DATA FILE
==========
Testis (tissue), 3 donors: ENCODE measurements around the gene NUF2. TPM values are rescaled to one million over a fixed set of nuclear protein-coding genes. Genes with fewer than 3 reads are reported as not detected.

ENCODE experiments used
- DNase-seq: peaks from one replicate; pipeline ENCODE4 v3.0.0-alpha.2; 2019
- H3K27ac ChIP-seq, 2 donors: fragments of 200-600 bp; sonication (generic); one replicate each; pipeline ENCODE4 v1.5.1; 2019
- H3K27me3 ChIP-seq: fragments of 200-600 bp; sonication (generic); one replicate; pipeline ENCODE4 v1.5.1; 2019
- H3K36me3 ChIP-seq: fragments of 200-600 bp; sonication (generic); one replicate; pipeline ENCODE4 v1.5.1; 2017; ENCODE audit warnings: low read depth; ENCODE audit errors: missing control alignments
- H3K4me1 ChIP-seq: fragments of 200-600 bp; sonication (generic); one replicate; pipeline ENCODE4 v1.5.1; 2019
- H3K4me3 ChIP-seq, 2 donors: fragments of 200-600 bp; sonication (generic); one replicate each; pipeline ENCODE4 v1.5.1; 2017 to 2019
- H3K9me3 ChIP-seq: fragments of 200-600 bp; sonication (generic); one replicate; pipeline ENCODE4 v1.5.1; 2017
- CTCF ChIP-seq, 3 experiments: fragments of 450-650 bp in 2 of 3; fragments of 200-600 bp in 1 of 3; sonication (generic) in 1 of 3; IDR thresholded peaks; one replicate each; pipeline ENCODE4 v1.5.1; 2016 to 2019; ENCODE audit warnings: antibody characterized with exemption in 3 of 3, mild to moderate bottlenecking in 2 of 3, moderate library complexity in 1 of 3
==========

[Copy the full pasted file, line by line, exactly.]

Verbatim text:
Testis (tissue), 3 donors: ENCODE measurements around the gene NUF2. TPM values are rescaled to one million over a fixed set of nuclear protein-coding genes. Genes with fewer than 3 reads are reported as not detected.

ENCODE experiments used
- DNase-seq: peaks from one replicate; pipeline ENCODE4 v3.0.0-alpha.2; 2019
- H3K27ac ChIP-seq, 2 donors: fragments of 200-600 bp; sonication (generic); one replicate each; pipeline ENCODE4 v1.5.1; 2019
- H3K27me3 ChIP-seq: fragments of 200-600 bp; sonication (generic); one replicate; pipeline ENCODE4 v1.5.1; 2019
- H3K36me3 ChIP-seq: fragments of 200-600 bp; sonication (generic); one replicate; pipeline ENCODE4 v1.5.1; 2017; ENCODE audit warnings: low read depth; ENCODE audit errors: missing control alignments
- H3K4me1 ChIP-seq: fragments of 200-600 bp; sonication (generic); one replicate; pipeline ENCODE4 v1.5.1; 2019
- H3K4me3 ChIP-seq, 2 donors: fragments of 200-600 bp; sonication (generic); one replicate each; pipeline ENCODE4 v1.5.1; 2017 to 2019
- H3K9me3 ChIP-seq: fragments of 200-600 bp; sonication (generic); one replicate; pipeline ENCODE4 v1.5.1; 2017
- CTCF ChIP-seq, 3 experiments: fragments of 450-650 bp in 2 of 3; fragments of 200-600 bp in 1 of 3; sonication (generic) in 1 of 3; IDR thresholded peaks; one replicate each; pipeline ENCODE4 v1.5.1; 2016 to 2019; ENCODE audit warnings: antibody characterized with exemption in 3 of 3, mild to moderate bottlenecking in 2 of 3, moderate library complexity in 1 of 3